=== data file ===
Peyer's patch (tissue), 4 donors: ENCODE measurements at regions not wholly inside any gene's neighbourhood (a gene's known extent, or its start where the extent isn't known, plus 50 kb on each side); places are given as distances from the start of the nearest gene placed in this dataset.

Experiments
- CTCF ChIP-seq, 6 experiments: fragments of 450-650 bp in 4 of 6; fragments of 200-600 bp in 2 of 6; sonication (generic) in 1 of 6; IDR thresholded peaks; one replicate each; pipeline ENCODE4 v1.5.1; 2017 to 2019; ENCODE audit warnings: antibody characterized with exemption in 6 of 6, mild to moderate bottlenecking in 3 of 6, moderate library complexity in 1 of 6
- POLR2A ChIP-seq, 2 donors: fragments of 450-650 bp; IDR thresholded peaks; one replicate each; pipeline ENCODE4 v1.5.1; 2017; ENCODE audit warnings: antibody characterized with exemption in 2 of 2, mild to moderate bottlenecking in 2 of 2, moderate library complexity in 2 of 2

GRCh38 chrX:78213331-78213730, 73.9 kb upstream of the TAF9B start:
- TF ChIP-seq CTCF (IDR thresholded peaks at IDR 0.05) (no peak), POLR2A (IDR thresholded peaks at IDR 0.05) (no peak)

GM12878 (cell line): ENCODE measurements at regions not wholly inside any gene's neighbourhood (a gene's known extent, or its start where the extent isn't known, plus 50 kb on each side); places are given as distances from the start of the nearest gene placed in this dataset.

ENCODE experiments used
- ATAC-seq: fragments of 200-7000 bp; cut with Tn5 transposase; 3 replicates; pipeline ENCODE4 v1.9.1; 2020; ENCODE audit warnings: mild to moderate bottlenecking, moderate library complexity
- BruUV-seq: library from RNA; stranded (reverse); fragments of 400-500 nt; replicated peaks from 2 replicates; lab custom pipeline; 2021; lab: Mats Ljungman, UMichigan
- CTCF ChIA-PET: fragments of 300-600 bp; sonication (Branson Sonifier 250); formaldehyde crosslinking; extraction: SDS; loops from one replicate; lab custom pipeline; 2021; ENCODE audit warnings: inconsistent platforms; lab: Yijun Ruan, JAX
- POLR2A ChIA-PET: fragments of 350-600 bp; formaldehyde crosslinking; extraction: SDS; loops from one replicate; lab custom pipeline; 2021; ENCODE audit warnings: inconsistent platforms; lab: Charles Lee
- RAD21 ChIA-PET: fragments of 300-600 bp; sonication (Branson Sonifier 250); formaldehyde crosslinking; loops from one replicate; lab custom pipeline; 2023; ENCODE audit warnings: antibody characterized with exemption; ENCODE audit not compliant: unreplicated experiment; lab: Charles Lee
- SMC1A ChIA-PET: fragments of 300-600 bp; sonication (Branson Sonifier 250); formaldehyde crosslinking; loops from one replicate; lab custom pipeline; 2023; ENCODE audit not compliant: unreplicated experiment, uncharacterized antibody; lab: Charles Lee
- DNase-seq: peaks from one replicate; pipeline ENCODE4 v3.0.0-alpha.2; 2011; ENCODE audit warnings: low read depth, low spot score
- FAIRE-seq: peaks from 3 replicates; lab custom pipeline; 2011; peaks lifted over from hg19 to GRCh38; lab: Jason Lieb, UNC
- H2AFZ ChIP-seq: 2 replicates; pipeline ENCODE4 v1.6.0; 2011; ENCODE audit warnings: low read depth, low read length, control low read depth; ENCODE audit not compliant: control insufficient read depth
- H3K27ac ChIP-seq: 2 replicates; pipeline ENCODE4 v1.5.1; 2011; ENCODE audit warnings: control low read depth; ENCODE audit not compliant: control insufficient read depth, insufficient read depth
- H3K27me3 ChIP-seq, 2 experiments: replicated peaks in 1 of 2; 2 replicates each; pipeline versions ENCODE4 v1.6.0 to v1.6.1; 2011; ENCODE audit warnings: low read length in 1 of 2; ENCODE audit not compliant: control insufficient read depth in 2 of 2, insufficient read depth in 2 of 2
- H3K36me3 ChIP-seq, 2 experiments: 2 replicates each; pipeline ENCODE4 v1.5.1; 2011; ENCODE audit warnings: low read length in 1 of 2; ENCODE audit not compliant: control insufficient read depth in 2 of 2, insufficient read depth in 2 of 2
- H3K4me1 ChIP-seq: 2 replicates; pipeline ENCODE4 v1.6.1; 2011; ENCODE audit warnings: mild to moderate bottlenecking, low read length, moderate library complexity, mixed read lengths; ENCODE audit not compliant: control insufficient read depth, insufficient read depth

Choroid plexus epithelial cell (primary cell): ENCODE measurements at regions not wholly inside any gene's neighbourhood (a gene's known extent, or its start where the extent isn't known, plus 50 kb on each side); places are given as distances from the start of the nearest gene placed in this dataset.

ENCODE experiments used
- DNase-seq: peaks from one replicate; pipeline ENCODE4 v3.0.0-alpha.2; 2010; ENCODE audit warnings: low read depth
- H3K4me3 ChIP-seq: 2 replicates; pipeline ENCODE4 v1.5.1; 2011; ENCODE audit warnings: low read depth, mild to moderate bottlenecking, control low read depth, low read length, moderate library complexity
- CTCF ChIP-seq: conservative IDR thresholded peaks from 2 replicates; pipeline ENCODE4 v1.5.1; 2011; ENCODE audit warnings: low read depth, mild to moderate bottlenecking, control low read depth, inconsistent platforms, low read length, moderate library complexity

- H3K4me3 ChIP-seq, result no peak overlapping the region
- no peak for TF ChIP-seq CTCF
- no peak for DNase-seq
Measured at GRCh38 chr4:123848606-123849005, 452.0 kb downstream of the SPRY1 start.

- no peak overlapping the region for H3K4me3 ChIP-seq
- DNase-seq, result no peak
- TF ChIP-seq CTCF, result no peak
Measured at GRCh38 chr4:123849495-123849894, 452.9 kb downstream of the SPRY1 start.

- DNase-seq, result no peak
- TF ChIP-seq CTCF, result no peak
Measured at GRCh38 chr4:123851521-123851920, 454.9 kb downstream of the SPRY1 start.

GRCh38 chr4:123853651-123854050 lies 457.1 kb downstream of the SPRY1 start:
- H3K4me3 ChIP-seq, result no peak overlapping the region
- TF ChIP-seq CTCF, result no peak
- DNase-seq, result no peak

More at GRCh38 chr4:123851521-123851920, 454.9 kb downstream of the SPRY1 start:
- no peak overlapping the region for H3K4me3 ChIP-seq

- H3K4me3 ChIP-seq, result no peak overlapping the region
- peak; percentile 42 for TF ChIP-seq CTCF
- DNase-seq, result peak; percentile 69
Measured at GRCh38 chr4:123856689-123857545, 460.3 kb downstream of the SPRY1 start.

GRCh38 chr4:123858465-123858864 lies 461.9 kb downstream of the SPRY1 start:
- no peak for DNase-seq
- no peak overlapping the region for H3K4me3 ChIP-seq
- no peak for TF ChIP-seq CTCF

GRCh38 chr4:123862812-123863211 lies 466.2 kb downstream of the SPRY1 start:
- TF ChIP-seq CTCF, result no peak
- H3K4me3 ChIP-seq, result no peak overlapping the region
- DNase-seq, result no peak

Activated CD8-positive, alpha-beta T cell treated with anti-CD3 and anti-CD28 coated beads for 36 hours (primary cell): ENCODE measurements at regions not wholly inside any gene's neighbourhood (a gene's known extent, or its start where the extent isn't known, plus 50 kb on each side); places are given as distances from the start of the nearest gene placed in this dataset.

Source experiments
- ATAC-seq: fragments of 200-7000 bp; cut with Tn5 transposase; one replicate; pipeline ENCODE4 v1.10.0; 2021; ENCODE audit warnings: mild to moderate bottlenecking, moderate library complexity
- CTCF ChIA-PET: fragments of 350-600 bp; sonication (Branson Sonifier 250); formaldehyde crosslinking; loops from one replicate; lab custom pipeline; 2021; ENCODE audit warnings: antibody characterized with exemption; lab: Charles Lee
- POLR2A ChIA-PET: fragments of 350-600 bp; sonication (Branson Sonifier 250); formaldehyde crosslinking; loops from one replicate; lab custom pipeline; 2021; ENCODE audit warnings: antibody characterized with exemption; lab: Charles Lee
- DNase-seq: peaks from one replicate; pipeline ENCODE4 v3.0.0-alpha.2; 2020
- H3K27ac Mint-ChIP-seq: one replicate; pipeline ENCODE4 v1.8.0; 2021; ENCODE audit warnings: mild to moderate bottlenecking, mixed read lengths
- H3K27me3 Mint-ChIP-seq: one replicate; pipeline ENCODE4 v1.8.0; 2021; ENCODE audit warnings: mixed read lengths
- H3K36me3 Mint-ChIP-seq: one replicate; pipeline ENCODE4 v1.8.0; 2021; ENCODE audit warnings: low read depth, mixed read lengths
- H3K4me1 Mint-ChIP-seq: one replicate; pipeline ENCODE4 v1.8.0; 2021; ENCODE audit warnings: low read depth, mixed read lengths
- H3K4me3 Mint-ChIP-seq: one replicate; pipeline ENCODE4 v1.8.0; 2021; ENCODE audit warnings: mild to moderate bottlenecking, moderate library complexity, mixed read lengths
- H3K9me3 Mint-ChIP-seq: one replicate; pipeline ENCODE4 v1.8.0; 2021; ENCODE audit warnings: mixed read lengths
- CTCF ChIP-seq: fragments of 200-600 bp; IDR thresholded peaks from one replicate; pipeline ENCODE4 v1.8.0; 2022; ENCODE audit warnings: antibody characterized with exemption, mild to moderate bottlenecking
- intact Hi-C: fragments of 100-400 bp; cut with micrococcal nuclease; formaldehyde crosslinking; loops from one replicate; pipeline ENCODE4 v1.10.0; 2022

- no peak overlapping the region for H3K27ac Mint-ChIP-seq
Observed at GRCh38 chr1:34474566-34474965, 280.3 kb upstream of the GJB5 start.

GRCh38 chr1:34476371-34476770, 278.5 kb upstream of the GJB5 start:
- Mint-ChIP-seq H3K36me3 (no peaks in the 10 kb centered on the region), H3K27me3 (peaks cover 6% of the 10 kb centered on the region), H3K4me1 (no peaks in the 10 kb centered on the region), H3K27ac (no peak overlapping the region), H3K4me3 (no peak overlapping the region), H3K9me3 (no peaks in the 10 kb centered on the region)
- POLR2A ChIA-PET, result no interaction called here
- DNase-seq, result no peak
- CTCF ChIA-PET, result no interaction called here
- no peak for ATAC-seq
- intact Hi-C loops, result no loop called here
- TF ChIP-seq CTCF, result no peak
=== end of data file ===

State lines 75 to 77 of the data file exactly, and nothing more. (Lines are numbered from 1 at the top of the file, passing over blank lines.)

- DNase-seq, result no peak
- CTCF ChIA-PET, result no interaction called here
- no peak for ATAC-seq